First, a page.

“Well, see if you can find a peach that has an opening at the top, because if you can, that’ll be a peach in which you’re likeliest to find somebody.”
The girl examined each of the peaches on the big plate.
“They’re all shut,” she said.
“Well, eat one, then.”
“No. I want the same kind that you ate, with somebody in the seed.”
“Well, to tell you the truth, the peach I ate would be considered a bad peach, so of course stores don’t like to sell them. I was sold that one by mistake, most likely. And so now Gaston is without a home, and we’ve got six perfect peaches to eat.”
“I don’t want a perfect peach. I want a peach with people.”
“Well, I’ll go out and see if I can find one.”
“Where will I go?”
“You’ll go with me, unless you’d rather stay. I’ll only be five minutes.”
“If the phone rings, what shall I say?”
“I don’t think it’ll ring, but if it does, say hello and see who it is.”
“If it is my mother, what shall I say?”
“Tell her I’ve gone to get you a bad peach, and anything else you want to tell her.”
“If she wants me to go back, what shall I say?”
“Say yes if you want to go back.”
“Do you want me to?”
“Of course not, but the important thing is what you want, not what I want.”
“Why is that the important thing?”
“Because I want you to be where you want to be.”
“I want to be here.”
“I’ll be right back.”
He put on socks and shoes, and a jacket, and went out. She watched Gaston trying to find out what to do next. Gaston wandered around the plate, but everything seemed wrong and he didn’t know what to do or where to go.
The telephone rang and her mother said she was sending the chauffeur to pick her up because there was a little party for somebody’s daughter who was also six, and then tomorrow they would fly back to New York.
“Let me speak to your father,” she said.
“He’s gone to get a peach.”
“One with people.”
“You haven’t been with your father two days and already you sound like him.”
“There are peaches with people in them. I know. I saw one of them come out.”
“Not a bug. Gaston.”
“Gaston the grand something.”
“Somebody get a peach with a bug in it, and throws it away, but not him. He makes up a lot of foolishness about it.”
“It’s not foolishness.”
“All right, all right, don’t get angry at me about a horrible peach bug of some kind.”
“Gaston is right here, just outside his broken house, and I’m not angry at you.”
“You’ll have a lot of fun at the party.”
“We’ll have fun flying back to New York, too.”
“Are you glad you saw your father?”
“Of course I am.”
“Is he funny?”
“Is he crazy?”
“Yes. I mean, no. He just doesn’t holler when he sees a bug crawling out of a peach seed or anything. He just looks at it carefully. But it is just a bug, isn’t it, really?”
“That’s all it is.”
“And we have to squash it?”
“That’s right. I can’t wait to see you, darling. These two days have been like two years to me. Good-bye.”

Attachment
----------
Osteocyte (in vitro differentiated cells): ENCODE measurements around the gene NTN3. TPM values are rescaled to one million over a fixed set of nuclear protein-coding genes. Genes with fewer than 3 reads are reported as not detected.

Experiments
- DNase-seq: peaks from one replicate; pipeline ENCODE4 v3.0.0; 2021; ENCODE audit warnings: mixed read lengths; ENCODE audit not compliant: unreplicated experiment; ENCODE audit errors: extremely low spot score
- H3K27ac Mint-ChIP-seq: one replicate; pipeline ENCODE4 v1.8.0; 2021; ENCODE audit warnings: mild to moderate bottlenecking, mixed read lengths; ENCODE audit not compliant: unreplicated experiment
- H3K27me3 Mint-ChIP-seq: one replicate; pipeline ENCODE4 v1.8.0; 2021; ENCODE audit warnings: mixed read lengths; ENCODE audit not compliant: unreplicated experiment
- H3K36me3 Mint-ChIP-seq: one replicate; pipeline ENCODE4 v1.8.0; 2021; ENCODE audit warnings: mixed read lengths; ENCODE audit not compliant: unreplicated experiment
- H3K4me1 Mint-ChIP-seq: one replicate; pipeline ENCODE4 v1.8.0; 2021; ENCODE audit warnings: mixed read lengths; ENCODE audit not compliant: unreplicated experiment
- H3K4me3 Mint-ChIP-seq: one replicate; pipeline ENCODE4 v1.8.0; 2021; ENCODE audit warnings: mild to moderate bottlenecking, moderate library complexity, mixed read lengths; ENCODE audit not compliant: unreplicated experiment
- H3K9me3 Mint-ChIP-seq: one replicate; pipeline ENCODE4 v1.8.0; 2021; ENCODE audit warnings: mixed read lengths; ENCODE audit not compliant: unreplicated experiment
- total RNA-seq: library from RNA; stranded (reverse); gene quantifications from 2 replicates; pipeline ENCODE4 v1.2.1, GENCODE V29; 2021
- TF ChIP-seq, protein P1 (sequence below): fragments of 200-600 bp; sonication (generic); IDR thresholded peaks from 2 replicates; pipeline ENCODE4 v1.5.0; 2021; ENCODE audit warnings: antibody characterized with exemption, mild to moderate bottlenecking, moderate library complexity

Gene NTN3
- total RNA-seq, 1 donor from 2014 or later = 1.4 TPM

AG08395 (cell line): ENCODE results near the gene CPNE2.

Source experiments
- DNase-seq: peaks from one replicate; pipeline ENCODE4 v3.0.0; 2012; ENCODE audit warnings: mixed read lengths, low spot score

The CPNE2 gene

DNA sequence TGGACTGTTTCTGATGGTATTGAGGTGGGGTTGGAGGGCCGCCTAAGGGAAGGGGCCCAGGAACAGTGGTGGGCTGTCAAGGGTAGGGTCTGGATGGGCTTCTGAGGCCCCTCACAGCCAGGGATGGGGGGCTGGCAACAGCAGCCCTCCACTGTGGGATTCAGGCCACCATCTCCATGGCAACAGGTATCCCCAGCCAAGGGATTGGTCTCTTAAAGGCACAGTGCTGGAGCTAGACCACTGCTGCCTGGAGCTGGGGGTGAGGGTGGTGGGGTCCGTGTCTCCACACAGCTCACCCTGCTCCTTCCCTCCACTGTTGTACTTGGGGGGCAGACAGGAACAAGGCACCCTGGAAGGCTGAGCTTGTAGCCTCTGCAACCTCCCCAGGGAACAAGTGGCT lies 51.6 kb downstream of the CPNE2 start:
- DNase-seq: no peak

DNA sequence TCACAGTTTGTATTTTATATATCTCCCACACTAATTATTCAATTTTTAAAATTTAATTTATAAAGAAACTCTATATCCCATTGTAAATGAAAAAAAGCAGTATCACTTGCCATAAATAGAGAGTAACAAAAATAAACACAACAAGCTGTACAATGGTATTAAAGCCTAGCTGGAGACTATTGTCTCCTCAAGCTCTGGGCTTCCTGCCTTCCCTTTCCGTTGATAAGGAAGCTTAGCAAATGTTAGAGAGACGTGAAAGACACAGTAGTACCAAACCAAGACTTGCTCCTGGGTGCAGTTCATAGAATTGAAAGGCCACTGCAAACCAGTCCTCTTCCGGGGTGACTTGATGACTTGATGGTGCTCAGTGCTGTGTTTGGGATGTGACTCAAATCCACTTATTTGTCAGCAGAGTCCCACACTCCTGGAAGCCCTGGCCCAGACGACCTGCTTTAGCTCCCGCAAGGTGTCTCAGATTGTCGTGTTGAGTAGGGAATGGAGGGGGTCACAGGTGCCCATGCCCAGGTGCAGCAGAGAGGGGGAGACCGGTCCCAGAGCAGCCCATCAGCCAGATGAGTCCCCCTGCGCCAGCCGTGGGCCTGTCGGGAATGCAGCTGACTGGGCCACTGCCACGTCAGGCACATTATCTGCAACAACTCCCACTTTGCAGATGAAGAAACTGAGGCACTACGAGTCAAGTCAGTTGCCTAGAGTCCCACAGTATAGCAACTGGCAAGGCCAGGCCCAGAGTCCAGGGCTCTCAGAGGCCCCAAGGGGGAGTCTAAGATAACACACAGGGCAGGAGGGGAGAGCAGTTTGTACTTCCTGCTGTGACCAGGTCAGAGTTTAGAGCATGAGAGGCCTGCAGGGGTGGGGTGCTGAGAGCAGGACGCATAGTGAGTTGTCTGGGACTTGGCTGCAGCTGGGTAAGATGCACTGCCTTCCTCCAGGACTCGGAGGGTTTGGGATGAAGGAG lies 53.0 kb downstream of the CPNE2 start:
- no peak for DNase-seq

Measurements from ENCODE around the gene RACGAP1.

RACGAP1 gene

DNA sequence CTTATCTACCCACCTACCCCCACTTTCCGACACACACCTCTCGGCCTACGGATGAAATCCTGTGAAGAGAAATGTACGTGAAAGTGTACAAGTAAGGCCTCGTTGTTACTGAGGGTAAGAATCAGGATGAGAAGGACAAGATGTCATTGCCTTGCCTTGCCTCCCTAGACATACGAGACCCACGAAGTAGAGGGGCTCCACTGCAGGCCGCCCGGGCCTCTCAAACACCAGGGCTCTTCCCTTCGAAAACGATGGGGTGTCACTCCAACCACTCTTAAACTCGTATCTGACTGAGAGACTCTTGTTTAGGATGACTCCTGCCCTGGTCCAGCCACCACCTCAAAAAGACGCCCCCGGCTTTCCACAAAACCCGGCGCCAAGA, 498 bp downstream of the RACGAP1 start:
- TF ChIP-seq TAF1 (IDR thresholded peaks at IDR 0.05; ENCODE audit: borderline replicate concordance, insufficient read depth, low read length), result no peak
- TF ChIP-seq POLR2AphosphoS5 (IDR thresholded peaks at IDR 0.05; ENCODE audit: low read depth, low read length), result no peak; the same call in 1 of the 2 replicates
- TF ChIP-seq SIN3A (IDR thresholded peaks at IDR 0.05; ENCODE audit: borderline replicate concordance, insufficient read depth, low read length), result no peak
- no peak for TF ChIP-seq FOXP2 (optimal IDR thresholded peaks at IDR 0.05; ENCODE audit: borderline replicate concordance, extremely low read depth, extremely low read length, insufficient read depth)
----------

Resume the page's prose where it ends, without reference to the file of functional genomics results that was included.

The girl watched Gaston on the plate, and she actually didn’t like him. He was all ugh, as he
had been in the first place. He didn’t have a home anymore and he was wandering around on the white plate and he was silly and wrong and ridiculous and useless and all sorts of other things. She cried a little, but only inside, because long ago she had decided she didn’t like crying because if you ever started to cry it seemed as if there was so much to cry about you almost couldn’t stop, and she didn’t like that at all. The open halves of the peach seed were wrong, too. They were ugly or something. They weren’t clean.
The man bought a kilo of peaches but found no flawed peaches among them, so he bought another kilo at another store, and this time his luck was better, and there were two that were flawed. He hurried back to his flat and let himself in.
His daughter was in her room, in her best dress.
“My mother phoned,” she said, “and she’s sending the chauffeur for me because there’s another birthday party.”
“I mean, there’s always a lot of them in New York.”
“Will the chauffeur bring you back?”
“No. We’re flying back to New York tomorrow.”
“I liked being in your house.”
“I liked having you here.”
“Why do you live here?”
“This is my home.”
“It’s nice, but it’s a lot different from our home.”
“Yes, I suppose it is.”
“It’s kind of like Gaston’s house.”
“Where is Gaston?”
“I squashed him.”
“Everybody squashes bugs and worms.”
“Oh. Well. I found you a peach.”
“I don’t want a peach anymore.”
He got her dressed, and he was packing her stuff when the chauffeur arrived. He went down the three flights of stairs with his daughter and the chauffeur, and in the street he was about to hug the girl when he decided he had better not. They shook hands instead, as if they were strangers.
He watched the huge car drive off, and then he went around the corner where he took his coffee every morning, feeling a little, he thought, like Gaston on the white plate.
The Atlantic Monthly, Feb. 1962
William Saroyan has been writing since he was thirteen years old and has published almost forty books and plays. He refused the Pulitzer Prize for The Time Of Your Life but accepted the Drama Critics Circle Award for the same play “because there was no money involved.”